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breakingglass 11-17-2010 10:20 AM

what about my drinking?
As i have posted, my husband is an A.... but what about my drinking? i am not an alcoholic. i am a socail drinker. i've always loved having wine with dinner. i like going out with friends and having a couple of cocktails. he will throw that in my face but i know in my heart that i have nothing to feel guilty about. i never keep alcohol in the house, except for my marsala wine for cooking.... i only drink away from the house unless we have company. is it wrong for me to drink in front of him like that? or do i tell my company sorry, no drinks? should i have to give up what i like in order to appease him? i want to help him, not hurt him. what do you think about this?

Kindeyes 11-17-2010 10:47 AM

I have thought about this question myself in the past (but the A is my son, not my husband). I do not drink any alcohol and do not do drugs. I had many reasons to make the decision to cut all alcohol out of my life and my son's addictions played only a small part in that decision. Quite honestly, alcohol just wasn't that important to me and alcohol has brought so much pain to me in my life that I simply don't want to participate. I choose to lead a clean, drug free, alcohol free lifestyle for me. I look at it like....vegetarianism.....(I'm not a vegetarian anymore but it's an example).....I didn't choose to be a vegetarian to keep other people from eating meat or make them feel bad for eating was simply a personal choice for many, many years. (I still do not eat beef and seldom eat meat but I wouldn't consider myself vegetarian anymore.)

I don't think that the A in our life will stop drinking if we do. If that was the case, there would be very few alcoholics in this world because all of us who love an alcoholic would quit and it would solve the problem. It's just not that easy.

gentle hugs

dreamstones 11-17-2010 10:49 AM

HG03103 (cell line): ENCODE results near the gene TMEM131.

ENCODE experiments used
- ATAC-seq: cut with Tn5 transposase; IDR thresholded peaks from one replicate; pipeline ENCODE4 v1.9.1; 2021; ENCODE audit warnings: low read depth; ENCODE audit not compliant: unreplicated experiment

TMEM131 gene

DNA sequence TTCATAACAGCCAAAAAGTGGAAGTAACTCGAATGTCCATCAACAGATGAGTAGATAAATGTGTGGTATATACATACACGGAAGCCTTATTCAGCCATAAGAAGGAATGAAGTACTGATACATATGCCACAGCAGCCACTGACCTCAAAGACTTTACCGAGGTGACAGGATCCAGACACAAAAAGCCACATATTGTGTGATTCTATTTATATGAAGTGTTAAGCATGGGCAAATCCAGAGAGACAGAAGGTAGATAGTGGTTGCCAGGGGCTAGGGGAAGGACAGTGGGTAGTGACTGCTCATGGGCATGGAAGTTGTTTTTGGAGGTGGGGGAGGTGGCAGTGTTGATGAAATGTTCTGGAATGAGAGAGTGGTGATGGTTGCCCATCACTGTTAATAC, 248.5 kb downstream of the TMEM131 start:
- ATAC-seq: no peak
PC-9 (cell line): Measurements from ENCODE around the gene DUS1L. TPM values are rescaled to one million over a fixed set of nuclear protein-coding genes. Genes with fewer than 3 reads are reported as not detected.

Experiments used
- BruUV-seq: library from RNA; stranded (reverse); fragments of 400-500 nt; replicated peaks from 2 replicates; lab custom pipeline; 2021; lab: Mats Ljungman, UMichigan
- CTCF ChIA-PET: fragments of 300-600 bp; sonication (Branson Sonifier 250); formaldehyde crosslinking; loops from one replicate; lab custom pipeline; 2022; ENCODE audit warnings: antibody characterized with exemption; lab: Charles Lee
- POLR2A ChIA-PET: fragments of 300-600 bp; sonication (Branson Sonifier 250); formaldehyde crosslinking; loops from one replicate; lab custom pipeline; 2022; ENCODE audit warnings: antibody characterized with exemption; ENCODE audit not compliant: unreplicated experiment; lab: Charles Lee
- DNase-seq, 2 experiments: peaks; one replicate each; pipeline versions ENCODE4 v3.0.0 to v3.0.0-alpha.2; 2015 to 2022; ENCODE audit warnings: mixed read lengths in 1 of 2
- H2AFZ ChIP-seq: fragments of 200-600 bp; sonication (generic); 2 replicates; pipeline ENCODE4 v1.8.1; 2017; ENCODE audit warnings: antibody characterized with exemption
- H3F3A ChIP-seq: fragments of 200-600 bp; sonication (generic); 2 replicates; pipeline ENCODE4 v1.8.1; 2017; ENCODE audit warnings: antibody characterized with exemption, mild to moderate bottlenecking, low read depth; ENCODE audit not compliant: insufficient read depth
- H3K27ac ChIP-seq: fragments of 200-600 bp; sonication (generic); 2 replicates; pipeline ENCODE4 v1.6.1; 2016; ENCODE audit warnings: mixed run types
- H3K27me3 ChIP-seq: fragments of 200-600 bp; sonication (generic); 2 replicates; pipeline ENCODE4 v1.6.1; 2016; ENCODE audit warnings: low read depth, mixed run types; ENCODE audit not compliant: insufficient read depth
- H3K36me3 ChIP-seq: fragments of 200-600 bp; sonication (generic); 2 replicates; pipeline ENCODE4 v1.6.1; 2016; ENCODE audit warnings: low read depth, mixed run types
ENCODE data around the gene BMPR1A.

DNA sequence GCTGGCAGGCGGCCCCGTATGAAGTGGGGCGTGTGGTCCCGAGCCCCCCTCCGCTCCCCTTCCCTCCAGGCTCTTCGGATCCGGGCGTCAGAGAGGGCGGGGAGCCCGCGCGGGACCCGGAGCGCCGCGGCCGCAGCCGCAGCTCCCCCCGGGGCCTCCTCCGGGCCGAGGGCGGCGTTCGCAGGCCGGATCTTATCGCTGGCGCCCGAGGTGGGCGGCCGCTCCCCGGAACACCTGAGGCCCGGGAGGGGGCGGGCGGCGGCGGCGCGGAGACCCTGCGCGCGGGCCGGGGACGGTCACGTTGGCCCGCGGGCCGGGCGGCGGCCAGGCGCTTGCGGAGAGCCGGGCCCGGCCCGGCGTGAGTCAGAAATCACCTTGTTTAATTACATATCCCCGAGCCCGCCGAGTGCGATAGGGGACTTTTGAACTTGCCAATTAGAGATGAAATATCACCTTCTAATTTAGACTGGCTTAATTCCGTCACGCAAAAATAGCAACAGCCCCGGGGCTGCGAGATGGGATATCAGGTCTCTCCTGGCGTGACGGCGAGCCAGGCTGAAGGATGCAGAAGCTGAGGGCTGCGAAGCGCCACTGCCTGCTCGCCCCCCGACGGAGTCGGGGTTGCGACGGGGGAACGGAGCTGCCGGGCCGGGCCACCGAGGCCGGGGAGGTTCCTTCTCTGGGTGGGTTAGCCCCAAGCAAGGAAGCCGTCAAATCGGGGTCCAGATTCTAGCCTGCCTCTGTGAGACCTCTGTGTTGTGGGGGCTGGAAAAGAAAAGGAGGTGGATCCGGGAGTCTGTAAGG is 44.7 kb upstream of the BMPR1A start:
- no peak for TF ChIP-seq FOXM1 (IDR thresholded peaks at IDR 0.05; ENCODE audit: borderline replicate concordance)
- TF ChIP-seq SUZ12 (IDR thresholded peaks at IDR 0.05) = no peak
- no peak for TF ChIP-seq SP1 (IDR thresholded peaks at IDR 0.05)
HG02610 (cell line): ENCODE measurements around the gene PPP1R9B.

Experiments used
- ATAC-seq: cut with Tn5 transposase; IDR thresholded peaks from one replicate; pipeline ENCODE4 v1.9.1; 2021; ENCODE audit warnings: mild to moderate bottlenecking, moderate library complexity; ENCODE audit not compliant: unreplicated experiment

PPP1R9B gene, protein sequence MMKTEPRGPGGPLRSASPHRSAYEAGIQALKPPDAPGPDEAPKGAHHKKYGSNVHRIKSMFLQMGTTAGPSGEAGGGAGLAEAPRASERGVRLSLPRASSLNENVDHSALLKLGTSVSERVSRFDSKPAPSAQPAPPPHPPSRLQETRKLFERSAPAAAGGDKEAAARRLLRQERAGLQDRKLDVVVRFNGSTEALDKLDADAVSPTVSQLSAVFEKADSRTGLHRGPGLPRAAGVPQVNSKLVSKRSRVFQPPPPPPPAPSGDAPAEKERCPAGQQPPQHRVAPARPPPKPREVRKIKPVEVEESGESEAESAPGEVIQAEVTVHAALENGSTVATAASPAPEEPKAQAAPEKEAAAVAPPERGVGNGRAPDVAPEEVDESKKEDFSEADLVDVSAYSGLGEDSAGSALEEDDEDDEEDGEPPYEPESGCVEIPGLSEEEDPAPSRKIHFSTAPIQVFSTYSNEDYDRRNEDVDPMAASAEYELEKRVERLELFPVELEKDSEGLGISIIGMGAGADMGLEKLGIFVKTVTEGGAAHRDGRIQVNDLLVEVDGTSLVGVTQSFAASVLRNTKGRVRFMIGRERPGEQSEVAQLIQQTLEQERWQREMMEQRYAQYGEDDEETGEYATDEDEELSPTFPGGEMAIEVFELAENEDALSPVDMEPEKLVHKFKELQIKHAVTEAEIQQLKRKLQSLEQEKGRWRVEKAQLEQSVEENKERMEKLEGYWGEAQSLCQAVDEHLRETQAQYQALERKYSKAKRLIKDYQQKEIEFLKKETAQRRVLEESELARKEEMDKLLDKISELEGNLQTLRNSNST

Yeah, that is always an interesting situation drinking in front of an A in social situations as you've described. I've been through that with AS, as well as A brother in law and sister in law. As part of their recovery and working the steps, they obvisouly will come into these situations at times and will deal with it as they see best.

I take the stance that I don't have the problem, so I'm not going to hide the fact that I like a drink now and then. If your AH is throwing it in your face, it sounds like he still has some work to do with his recovery. My ABIL told me once, while I was having a beer after we golfed, that HE is the one with the problem and if I want to have a beer, then have one, I don't have the problem. He said it was simple as that and if it turned into some kind of drunken party, then he would leave, but me having a beer or two wasn't a big deal.

Good luck with the snapping.

Buffalo66 11-17-2010 11:01 AM

My A claims that in his treatment center, they asked him if his significant other would be drinking alcohol at all at home.
He claims that they do not encourage the significant other to drink.
I have no idea if this is true at all.
He could have completely fabricated that.
I never drink at home, and have not touched a drop since he stopped six weeks ago. It is not a sacrifice for me, but his expectation is odd, considering he feels his recovery choices are his, but he is imposing this on me.
He will not hardline it, just implies that it is frowned upon and it would be weird if I did drink, not in front of him, but at ALL.

His brother, on the other hand threw a Halloween Party at his house on day 8 out of treatment, while my A was staying there. All of As longtime friends and drinking buddies were there.
He seemed to feel that was his brothers right, but called me a begged to come over nonetheless...
I don't care right now, as abstaining from alcohol is no issue for me, and it is doing wonders for my complexion, LOL...
But, I do wonder how he might react if I had a glass of winne at a friends house, even while he was not there.

I know he would smell it a mile away.

keepinon 11-17-2010 11:02 AM

Alaon doesn't even take a stand on this..they say to make your own decision.i have an addict daughter who is in early sobriety and we will be having a dry Thanksgiving this year.It's really early in her recovery and I see no point in pursuing the drinking. But long term..yah, they are gonna have to deal with it. Most recovered people I know can be around alcohol and not tweak out, but I guess it's different for everyone. Yet another hard decision addiction brings us:gaah